More and more founders are using Common F shares to protect their companies, are you?

Back in 2oo9 Adeo Ressi started the Founder Institute and came up with the idea of a new type of common shares for startup founders called Common F Shares (F stands for founder). These F shares were designed to allow a startup founder to maintain control of his company even if he didn’t own the majority of shares. Until Adeo proposed the idea of a share type that protected founders interests, venture financing documents hadn’t changed since the 1970’s. Wilson Sonsini lawyer Yoichiro Taku drafted the Common F legal documents and Adeo published them on his website (you can download the documents here — you’re going to need a lawyer, but these will give her a headstart).

Whenever I watch SharkTank with my kids I wonder how they’re able to negotiate a deal without understanding the nature of the capitalization of the company. If a SharkTank company has Common F Shares they don’t have to worry about giving Kevin O’Leary more than 51% of your company. Common F Shares provide a founder three major advantages over standard commons shares including:

  1. Shareholder Control. Your Certificate of Incorporation (COI) will include two classes of common stock. The first, Common A offers the holder one vote per share while the Common F offers the holder more than one vote per share (usually between 10 and 100 votes per share).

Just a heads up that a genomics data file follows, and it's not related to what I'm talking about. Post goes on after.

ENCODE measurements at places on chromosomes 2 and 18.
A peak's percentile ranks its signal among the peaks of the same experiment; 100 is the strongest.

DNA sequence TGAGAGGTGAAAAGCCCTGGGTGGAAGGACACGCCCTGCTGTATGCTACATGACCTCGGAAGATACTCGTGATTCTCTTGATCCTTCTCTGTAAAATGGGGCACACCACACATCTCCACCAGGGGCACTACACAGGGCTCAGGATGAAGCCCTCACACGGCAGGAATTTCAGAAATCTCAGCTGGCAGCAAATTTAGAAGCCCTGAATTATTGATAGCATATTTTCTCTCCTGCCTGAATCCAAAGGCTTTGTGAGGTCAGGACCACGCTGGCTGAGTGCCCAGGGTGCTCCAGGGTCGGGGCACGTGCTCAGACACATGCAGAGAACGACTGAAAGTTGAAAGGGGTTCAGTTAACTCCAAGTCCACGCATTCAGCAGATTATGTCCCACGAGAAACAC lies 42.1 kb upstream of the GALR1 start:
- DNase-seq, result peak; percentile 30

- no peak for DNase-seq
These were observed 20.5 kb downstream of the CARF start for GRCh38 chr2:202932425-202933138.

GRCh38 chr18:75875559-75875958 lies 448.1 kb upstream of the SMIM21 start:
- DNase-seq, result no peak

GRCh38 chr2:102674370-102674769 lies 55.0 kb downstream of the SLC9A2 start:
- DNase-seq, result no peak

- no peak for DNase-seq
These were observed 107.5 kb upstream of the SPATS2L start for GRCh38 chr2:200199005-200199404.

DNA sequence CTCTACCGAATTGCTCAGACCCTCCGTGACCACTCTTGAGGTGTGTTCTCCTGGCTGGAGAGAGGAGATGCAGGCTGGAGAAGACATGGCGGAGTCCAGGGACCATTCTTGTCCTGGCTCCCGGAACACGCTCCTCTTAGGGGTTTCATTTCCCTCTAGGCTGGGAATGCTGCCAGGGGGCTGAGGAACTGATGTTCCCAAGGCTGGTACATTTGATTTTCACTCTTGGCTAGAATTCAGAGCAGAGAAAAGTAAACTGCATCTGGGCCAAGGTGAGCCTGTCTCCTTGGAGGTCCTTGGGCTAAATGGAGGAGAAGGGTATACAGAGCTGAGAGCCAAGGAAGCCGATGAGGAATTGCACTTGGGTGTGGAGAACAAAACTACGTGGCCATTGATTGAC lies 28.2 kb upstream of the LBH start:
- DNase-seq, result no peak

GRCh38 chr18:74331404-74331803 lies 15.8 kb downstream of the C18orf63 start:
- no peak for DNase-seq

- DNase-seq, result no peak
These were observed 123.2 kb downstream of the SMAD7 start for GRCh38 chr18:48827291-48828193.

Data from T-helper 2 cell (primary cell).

2. Board Control. Common F directors receive two votes per director, while common directors only get a single vote.
  3. Protective Provisions. The company is required to obtain the consent of at least 51% of the Common F directors before:
  • the COI or bylaws are altered.
  • additional shares of Common F are authorized.
  • any new series or class of stock is issued.
  • conduct a merger, sale, reorg, acquisition, liquidation or dissolution.
  • appoint additional members of the board.
  • declaring or paying dividends or distributions.

Venture capital was scarce back in 2009 when Adeo first proposed the Common F model; however, today there is more money than there are great startups to invest in so you have a much better chance of securing these protections. Depending on your experience and track record you may or may not be able to convince an investor to allow you to keep your Common F shares; however, it is my belief that EVERY entrepreneur should include Common F shares in their startup upon formation. It is a great way to get to know a potential investor. Make him explain why he doesn’t want you to maintain control of your startup over time. Common F shares aren’t anything that new. Lots of companies including Google, Martha Stewart Living Omnimedia, Broadcom and Facebook have used similar protections to ensure that the founder maintained control of the company even though she was no longer the majority shareholder.


If you’re looking for a startup lawyer to help you should consider talking to Kevin Vela from VelaWood (I work with him and he’s a sponsor).

Like what you read? Give Alexander Muse a round of applause.

From a quick cheer to a standing ovation, clap to show how much you enjoyed this story.